Date of this Version
Journal of the American Veterinary Medical Association
Perforation of the heart, which was confirmed by contrast radiography, occurred during venous cardiac catheterization of a dog. As tamponade developed within the next hour, changing physical signs (progressive muffling of heart sounds and murmur, disappearance of a precordial thrill, fall in blood pressure, and increase in heart rate with a weakening pulse) indicated the need for surgical relief in spite of insignificant fluoroscopic evidence. Treatment by thoracotomy, pericardiotomy, and blood replacement was successful. Evidence of a bidirectional ventricular septal defect and probable pulmonic stenosis was observed in angiocardiograms made an hour after the thoracotomy. The dog was discharged in good condition 12 days later. Examination 3 months later revealed no after effects of the cardiac catheterization and thoracotomy.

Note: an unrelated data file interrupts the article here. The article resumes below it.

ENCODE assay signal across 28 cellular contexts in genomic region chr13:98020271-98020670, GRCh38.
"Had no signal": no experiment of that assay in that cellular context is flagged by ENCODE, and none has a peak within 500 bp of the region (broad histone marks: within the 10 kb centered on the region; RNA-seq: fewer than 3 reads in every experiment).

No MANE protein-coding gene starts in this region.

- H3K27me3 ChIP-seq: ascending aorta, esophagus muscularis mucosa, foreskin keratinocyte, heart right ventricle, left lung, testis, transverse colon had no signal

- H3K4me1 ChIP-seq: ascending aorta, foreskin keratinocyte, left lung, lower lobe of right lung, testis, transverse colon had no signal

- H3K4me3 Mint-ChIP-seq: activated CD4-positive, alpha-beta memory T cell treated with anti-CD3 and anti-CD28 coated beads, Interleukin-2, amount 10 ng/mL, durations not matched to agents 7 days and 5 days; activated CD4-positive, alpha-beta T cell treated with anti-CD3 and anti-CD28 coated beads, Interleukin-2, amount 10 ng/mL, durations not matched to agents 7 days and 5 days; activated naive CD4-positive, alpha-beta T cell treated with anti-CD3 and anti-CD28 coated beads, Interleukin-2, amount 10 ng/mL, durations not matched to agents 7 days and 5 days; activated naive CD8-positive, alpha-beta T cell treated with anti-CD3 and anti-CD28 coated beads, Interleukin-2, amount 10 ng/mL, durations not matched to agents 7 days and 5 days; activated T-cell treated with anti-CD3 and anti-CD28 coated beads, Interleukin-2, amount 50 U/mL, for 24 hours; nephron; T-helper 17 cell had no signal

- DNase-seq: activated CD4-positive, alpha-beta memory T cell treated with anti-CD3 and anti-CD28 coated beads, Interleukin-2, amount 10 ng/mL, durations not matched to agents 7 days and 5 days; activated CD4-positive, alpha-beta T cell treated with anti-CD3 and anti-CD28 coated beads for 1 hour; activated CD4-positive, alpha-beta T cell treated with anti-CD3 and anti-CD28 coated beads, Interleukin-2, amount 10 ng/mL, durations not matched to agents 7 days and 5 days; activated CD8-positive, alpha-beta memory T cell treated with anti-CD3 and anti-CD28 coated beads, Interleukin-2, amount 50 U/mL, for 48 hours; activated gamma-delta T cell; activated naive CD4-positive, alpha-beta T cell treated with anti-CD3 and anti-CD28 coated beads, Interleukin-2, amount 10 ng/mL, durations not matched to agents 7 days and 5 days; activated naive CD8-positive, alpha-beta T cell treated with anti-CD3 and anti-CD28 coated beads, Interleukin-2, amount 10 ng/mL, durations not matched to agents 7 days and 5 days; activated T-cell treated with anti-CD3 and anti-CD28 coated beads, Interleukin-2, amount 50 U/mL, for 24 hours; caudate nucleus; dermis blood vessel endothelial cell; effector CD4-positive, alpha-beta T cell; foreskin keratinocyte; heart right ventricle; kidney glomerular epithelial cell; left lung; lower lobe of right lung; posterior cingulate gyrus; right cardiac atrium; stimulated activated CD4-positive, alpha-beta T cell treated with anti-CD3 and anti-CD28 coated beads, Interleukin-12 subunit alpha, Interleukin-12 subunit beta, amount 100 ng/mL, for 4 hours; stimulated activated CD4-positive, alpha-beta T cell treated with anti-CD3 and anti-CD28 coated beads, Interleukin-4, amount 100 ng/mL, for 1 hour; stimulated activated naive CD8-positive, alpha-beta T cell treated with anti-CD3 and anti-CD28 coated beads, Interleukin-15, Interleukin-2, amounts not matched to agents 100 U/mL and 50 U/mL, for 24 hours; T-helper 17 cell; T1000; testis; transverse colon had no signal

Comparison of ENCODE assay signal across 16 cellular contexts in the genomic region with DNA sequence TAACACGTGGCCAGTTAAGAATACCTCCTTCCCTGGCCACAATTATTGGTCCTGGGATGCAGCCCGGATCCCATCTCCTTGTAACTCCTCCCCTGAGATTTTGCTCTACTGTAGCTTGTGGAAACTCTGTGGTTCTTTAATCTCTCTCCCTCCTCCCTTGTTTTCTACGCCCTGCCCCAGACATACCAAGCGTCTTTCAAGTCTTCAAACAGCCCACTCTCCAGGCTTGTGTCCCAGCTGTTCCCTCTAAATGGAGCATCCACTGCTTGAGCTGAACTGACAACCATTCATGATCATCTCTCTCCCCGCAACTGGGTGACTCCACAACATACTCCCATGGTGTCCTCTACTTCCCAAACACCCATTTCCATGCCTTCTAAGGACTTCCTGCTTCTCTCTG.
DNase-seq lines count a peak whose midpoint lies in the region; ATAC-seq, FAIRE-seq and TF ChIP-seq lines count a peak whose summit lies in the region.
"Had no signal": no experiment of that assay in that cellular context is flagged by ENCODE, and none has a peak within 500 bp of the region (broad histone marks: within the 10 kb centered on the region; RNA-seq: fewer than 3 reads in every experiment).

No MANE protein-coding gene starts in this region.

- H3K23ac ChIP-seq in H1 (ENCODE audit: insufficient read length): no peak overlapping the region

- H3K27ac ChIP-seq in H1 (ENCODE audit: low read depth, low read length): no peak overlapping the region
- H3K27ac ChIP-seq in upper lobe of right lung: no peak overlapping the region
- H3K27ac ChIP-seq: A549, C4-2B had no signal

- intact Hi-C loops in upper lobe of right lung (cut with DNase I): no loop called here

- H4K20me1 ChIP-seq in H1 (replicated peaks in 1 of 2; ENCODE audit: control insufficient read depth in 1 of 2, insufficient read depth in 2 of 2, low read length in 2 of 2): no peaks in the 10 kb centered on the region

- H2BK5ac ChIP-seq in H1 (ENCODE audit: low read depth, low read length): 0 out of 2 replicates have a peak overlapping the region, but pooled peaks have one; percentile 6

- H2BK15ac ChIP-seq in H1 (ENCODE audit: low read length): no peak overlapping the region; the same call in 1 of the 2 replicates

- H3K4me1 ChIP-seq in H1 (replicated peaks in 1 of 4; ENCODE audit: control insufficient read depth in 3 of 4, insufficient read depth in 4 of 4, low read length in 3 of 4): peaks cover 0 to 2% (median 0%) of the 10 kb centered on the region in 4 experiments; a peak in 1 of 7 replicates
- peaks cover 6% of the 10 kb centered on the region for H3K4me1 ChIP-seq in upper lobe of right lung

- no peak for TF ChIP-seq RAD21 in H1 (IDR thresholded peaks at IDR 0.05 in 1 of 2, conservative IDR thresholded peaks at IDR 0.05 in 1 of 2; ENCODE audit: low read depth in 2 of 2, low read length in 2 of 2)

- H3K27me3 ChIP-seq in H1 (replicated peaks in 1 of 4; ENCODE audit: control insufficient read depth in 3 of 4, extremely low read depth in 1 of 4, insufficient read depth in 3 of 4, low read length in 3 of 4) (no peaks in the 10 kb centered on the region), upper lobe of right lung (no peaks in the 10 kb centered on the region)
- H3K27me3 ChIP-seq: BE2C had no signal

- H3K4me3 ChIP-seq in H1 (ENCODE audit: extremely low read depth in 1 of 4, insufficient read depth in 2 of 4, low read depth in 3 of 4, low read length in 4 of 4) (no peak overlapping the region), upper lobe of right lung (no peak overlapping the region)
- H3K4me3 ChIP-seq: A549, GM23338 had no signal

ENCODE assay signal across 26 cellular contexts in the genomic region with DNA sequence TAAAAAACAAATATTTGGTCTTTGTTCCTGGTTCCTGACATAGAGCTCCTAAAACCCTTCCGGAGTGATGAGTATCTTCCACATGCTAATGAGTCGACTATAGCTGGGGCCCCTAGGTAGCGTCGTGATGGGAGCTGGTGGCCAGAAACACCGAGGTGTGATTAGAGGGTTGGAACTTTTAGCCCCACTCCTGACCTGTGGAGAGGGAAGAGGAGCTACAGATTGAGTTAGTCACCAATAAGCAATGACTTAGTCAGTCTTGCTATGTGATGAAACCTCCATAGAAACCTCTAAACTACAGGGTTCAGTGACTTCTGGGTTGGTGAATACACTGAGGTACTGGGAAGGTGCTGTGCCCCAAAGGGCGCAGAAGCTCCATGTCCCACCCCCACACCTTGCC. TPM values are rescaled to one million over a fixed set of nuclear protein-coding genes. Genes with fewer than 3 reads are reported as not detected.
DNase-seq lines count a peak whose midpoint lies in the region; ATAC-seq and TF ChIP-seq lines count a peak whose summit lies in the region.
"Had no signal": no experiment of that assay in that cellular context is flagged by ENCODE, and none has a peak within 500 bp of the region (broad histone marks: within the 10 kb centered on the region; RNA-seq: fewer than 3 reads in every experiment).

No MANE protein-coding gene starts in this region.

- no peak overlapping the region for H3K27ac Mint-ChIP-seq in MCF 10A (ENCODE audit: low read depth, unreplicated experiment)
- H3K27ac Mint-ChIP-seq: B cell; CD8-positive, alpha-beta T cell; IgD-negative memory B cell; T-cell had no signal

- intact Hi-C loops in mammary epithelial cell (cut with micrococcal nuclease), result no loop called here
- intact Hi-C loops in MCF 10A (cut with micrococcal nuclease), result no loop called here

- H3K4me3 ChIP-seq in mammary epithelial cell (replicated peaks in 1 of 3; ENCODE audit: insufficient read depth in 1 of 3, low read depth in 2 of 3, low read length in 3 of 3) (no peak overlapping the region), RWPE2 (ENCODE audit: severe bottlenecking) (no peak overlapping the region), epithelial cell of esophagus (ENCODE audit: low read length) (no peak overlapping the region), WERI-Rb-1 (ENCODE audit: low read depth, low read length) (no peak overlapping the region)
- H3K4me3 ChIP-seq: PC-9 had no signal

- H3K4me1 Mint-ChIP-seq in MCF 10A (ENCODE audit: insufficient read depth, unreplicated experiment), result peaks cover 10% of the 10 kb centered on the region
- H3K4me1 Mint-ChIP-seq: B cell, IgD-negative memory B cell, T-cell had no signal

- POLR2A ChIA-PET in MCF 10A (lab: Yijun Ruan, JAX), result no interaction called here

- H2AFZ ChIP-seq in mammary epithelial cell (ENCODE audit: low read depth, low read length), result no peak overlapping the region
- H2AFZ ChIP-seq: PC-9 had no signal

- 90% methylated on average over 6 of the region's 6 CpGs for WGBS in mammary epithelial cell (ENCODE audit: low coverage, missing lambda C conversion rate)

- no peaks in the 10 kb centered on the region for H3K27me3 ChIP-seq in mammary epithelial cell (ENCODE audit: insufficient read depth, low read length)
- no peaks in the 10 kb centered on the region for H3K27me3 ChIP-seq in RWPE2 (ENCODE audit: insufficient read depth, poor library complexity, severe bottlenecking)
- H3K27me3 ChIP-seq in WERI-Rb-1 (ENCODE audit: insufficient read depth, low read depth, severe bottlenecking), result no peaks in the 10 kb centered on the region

Buchanan, J. W., & Pyle, R. L. (1966). Cardiac Tamponade During Catheterization of a Dog with Congenital Heart Disease. Journal of the American Veterinary Medical Association, 149 (8), 1056-1066. Retrieved from https://repository.upenn.edu/vet_papers/57
Date Posted: 17 December 2013
This document has been peer reviewed.